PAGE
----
# Good plan for studying Fourier Analysis?

I am planning to study Fourier Analysis from a mathematical point of view. I know that there are some pre-requisites, such as, elements of Functional Analysis and Complex Analysis.

However, I would like to know what exactly I need to be familiar with before studying Fourier Analysis. I will be studying Fourier Analysis from Stein-Shakarchi.

I have done the whole of baby Rudin except Stieltjes Integrals (i.e. the last chapter).

I do not know anything about Complex Analysis or Functional Analysis.

Please tell me what I need to know on these two subjects because I have to make my base strong. I shall be consulting Rudin for Complex Analysis and Conway for Functional Analysis.

Thanks!

• Volume II, Fourier Analysis and Self-Adjointness, of Methods of Modern Mathematical Physics by Reed and Simon might be useful. In their series you can also find the relevant functional analysis. – Urgje Nov 17 '15 at 15:05
• Assuming you have some familiarity with Stokes' Theorem, the Divergence Theorem in $\mathbb{R}^3$, I'd say you're well prepared to dive into Volume I right away. Only basic facts of Complex Variables are needed. In fact, the pace may seem slow compared to Rudin (and what wouldn't?) It seems to me that your plan fits well with your background. Stein-Shakarchi is a good choice, but please take a close look at the spelling of the co-author's name. :) – DisintegratingByParts Nov 17 '15 at 18:23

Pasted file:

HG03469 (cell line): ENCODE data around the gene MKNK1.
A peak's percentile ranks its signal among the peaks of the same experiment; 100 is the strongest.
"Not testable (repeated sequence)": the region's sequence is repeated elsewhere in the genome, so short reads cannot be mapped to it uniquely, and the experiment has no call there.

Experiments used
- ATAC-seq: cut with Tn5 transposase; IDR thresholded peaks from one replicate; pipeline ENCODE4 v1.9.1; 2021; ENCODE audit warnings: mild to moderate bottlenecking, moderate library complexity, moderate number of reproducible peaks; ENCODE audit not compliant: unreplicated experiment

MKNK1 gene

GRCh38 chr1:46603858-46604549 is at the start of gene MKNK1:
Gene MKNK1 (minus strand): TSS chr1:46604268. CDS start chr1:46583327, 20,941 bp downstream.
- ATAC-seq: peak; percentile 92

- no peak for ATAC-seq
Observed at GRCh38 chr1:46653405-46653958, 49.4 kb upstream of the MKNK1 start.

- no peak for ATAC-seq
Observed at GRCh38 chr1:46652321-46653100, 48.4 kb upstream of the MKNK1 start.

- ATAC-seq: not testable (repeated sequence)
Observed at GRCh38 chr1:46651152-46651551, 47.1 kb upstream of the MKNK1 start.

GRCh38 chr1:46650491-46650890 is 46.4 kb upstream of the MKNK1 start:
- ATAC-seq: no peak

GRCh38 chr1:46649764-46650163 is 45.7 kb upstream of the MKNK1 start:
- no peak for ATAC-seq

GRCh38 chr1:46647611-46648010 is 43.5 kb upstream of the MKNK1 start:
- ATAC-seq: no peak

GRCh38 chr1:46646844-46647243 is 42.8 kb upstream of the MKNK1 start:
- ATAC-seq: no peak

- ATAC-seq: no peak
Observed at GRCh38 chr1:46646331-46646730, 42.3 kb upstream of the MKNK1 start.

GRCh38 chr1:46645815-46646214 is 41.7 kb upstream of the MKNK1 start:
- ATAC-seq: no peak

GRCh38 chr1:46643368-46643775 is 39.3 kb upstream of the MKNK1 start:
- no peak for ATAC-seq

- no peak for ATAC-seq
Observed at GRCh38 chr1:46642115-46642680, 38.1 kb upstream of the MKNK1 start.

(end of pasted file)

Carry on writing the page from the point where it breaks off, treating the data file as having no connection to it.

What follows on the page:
• @TrialAndError Thank you for your suggestions. Sure, I am editing the name :) But could you kindly clarify what you meant by "Volume I"? – Andrew Richards Nov 17 '15 at 18:32
• The material in Rudin chapters 6-7 is used extensively in Stein and Shakarchi, although they don't use the Riemann-Stieltjes integral, just the plain old Riemann integral. Assuming you are familiar with this material, Stein and Shakarchi should be quite accessible to you. Even a book like Spivak's Calculus would probably be adequate preparation. – Bungo Nov 17 '15 at 18:48
• @AndrewRichards : I believe that the Stein-Shakarchi text is Volume I of a 3 volume Princeton Analysis series. – DisintegratingByParts Nov 17 '15 at 19:05